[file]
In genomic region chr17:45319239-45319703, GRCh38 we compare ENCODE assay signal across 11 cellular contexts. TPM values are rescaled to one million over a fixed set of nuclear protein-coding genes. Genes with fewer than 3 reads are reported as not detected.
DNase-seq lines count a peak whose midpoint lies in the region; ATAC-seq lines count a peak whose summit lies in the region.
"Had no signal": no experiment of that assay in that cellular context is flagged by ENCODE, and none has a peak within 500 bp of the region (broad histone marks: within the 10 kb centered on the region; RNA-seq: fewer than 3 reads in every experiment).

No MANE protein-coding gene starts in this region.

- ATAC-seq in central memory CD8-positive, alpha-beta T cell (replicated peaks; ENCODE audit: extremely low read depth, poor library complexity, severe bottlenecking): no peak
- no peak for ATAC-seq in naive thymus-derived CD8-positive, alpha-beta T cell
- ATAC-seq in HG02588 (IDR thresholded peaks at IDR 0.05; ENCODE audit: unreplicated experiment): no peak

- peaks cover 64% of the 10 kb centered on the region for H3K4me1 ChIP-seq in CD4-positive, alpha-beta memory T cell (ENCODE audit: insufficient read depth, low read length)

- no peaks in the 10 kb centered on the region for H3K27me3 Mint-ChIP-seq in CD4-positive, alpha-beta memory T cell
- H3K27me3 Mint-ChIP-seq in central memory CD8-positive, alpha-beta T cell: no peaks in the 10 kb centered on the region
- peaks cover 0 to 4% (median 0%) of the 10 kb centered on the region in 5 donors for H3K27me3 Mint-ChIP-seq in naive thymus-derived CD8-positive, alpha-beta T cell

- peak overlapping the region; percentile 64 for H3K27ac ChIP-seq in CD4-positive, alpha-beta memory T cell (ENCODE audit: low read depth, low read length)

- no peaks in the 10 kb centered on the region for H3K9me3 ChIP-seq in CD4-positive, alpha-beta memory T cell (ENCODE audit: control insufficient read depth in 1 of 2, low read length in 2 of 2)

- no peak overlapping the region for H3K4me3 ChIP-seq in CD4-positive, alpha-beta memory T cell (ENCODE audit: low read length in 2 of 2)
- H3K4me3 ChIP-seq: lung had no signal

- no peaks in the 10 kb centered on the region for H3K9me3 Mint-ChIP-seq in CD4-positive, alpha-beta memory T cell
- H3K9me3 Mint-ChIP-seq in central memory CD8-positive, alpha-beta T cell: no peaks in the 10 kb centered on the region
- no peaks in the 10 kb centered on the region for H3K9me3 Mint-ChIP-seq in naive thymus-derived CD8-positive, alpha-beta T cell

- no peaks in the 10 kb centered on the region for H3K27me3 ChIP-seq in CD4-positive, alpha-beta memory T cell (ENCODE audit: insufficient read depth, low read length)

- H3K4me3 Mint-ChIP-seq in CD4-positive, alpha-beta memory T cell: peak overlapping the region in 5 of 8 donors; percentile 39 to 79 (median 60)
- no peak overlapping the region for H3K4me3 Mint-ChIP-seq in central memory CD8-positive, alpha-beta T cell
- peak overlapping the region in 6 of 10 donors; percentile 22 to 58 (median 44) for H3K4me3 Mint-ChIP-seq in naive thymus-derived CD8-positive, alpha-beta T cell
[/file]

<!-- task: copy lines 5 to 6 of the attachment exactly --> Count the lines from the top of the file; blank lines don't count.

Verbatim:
- ATAC-seq in central memory CD8-positive, alpha-beta T cell (replicated peaks; ENCODE audit: extremely low read depth, poor library complexity, severe bottlenecking): no peak
- no peak for ATAC-seq in naive thymus-derived CD8-positive, alpha-beta T cell